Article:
The Role of Money in California Politics
Bring Sunshine to Campaigns!
2013-2014 Money in Politics Bills
The LWVC is supporting campaign disclosure bills to help voters follow the money and see who is funding political activity. These bills increase transparency, improve the disclosure process, and close the loophole that allows nonprofits to contribute huge sums in California elections without disclosure. Read our fact sheet.
"Dark Money" News!
On October 24, 2013, the California Fair Political Practices Commission announced a settlement in the case of secret money donated to the campaign to defeat Proposition 30 and support Proposition 32 in the November 2012 election. The settlement includes a record $1 million fine, based on two donations, one for $4 million, and one for $11 million. Neither of these donations were properly reported according to California law. The Sacramento Bee story is here.
In January 2014, the FPPC announced that in addition to the $1 million in fines imposed on the nonprofits that made the donations, judgments had been obtained against the California committees that accepted the money. Those committees were ordered to forfeit to the state General Fund the amounts they had accepted in laundered funds, a total of $15 million. Although both committees accepted the judgment, only $300,000 has been paid to the state. Even so, the FPPC’s chief enforcement officer pointed out that the combined penalties will be “a serious deterrent to any future efforts to hide the true source of money spent in California elections.” Read more.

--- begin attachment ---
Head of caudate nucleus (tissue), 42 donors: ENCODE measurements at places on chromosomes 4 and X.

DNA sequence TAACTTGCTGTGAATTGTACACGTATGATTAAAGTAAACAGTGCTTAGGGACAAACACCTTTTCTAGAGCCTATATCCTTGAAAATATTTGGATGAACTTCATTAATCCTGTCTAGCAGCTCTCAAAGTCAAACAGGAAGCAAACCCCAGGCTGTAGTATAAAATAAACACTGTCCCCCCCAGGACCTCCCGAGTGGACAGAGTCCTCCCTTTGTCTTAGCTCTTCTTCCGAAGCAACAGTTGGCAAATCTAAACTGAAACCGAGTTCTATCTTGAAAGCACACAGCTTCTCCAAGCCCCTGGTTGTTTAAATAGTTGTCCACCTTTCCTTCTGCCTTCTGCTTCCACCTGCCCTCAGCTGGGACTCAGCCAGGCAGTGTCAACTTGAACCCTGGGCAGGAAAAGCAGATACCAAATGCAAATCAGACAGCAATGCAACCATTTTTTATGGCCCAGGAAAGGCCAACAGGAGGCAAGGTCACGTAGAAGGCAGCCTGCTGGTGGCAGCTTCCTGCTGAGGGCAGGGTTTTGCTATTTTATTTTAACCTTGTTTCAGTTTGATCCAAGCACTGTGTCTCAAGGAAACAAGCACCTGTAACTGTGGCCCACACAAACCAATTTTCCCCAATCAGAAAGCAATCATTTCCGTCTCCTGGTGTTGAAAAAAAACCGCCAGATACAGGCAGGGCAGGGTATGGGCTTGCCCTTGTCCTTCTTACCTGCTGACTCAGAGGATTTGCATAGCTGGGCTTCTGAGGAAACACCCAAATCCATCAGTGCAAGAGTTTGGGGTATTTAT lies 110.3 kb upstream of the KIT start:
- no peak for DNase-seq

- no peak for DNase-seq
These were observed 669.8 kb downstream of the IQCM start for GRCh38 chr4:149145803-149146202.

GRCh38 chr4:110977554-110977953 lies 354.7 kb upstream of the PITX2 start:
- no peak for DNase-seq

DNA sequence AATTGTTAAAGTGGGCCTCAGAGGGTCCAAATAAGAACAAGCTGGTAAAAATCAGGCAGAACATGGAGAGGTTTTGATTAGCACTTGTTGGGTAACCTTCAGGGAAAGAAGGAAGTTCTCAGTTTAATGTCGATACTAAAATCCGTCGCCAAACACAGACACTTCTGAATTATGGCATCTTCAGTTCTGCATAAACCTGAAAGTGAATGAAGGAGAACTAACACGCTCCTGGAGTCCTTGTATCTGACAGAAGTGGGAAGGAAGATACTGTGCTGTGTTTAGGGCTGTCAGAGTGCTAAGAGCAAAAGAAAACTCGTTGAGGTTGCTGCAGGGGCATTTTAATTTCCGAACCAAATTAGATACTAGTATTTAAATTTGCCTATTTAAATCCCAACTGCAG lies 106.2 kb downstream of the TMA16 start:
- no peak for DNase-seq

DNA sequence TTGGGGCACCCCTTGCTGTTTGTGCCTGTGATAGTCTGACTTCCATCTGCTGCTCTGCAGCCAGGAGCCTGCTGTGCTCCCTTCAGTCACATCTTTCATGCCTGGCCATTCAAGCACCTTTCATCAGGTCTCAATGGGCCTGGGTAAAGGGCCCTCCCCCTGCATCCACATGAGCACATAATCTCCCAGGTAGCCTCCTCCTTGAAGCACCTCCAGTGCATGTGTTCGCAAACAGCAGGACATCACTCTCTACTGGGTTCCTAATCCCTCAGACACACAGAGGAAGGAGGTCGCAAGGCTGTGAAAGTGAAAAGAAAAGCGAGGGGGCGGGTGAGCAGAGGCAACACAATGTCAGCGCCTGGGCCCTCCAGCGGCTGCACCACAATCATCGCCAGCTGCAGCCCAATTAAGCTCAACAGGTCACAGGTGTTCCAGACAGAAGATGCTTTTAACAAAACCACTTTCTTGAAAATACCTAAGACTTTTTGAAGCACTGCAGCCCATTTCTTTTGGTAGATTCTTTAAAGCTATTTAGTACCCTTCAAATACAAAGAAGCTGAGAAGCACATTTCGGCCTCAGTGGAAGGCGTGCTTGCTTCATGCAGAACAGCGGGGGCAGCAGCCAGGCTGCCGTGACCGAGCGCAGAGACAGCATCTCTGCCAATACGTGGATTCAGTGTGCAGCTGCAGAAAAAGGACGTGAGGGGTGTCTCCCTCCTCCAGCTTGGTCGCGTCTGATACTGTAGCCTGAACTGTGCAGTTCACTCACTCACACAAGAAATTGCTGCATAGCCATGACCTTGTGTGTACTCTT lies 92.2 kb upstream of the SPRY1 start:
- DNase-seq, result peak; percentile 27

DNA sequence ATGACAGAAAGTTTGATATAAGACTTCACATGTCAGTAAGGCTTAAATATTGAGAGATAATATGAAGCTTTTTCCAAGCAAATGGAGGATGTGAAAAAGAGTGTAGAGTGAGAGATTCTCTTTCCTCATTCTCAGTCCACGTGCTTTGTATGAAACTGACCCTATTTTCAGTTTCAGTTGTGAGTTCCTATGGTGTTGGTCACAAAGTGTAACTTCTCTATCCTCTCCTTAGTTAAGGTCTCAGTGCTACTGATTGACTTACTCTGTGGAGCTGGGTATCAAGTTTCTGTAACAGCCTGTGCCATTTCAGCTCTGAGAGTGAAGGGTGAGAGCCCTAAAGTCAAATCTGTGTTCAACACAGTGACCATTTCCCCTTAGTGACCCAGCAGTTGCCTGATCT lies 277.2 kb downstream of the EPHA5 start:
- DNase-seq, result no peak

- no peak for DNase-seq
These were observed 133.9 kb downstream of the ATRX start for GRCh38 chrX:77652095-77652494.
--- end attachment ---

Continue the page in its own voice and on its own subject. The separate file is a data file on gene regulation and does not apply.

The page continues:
SB 27: Preventing Dark Money Contributions in Future Campaigns
In order to ensure that cases like this are not repeated, the LWVC strongly supports SB 27 (Correa) , which will ensure that the original sources of all political donations are reported. SB 27:
- Establishes conditions under which nonprofits and other organizations that make campaign contributions or expenditures are required to disclose the names of their donors
- Requires the FPPC Web site to include a list of the largest contributors to committees that support or oppose state ballot measures or candidates
- Will take effect July 1, 2014.
Follow the Money
Millions of campaign $$$$$ are flowing everywhere in our elections. You can track some campaign financing and public funding for federal and state elections. Information available on the Web will allow you to discover who is contributing money, who receives the money and how the money is spent on two different websites.
Follow the Money: Elections 2012
Candidates and Elected Officials
The California Secretary of State provides links to various areas of financial information about candidates, campaigns statewide and by state Senate and Assembly campaigns.
Ballot Measure Campaigns:
The California Secretary of State provides links to various areas of financial information about campaigns supporting and opposing propositions and ballot measures.
How to Navigate the Cal-Access website:Start here to view propositions and ballot measures:
On the web page Propositions and Ballot Measures, you must first, choose an Election cycle:
- 2011 and 2012, or
- “Historical” for links to information about financial activity in elections during 1999-2010.